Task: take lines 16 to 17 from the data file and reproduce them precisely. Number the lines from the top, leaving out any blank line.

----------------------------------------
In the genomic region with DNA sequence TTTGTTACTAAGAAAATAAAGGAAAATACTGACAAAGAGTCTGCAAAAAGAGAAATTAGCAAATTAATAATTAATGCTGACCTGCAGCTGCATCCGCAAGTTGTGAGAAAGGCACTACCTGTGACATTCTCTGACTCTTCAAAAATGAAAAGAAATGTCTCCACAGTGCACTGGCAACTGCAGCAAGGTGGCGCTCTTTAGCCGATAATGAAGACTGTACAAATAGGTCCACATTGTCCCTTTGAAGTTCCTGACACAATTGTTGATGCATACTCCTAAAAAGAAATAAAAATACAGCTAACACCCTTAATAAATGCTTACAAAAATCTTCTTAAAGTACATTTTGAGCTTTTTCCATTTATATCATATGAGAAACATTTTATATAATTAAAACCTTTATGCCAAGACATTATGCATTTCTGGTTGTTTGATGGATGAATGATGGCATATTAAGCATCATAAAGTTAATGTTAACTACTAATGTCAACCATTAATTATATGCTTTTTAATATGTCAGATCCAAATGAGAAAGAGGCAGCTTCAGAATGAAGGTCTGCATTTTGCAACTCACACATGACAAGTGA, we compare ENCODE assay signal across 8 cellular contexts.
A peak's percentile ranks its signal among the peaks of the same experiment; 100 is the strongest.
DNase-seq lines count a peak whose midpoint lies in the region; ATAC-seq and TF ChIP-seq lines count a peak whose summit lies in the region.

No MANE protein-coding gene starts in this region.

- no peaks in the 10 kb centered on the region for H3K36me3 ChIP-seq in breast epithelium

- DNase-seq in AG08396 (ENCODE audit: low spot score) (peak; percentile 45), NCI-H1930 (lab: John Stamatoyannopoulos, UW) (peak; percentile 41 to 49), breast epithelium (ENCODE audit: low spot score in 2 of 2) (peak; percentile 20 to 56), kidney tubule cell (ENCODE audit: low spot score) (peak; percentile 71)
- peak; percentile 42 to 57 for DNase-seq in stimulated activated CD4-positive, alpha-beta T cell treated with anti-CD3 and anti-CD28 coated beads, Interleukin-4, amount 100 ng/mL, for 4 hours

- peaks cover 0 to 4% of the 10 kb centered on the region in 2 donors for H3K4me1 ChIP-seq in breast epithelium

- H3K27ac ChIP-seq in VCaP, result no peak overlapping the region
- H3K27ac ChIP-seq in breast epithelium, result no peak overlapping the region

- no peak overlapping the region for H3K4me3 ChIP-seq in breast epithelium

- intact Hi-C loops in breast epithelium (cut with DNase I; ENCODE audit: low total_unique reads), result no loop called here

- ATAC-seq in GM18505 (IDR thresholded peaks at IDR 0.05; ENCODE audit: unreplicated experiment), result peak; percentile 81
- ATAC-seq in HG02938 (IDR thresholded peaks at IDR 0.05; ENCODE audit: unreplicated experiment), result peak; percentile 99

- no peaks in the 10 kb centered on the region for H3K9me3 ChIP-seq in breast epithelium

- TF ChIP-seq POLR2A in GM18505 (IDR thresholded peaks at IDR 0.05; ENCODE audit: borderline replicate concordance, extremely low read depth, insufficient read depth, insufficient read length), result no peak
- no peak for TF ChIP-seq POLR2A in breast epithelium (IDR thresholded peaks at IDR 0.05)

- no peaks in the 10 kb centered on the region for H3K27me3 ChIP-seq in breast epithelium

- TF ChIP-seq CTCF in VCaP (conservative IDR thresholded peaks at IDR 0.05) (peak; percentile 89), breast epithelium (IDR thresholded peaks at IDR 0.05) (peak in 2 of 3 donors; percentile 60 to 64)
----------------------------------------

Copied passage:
- TF ChIP-seq POLR2A in GM18505 (IDR thresholded peaks at IDR 0.05; ENCODE audit: borderline replicate concordance, extremely low read depth, insufficient read depth, insufficient read length), result no peak
- no peak for TF ChIP-seq POLR2A in breast epithelium (IDR thresholded peaks at IDR 0.05)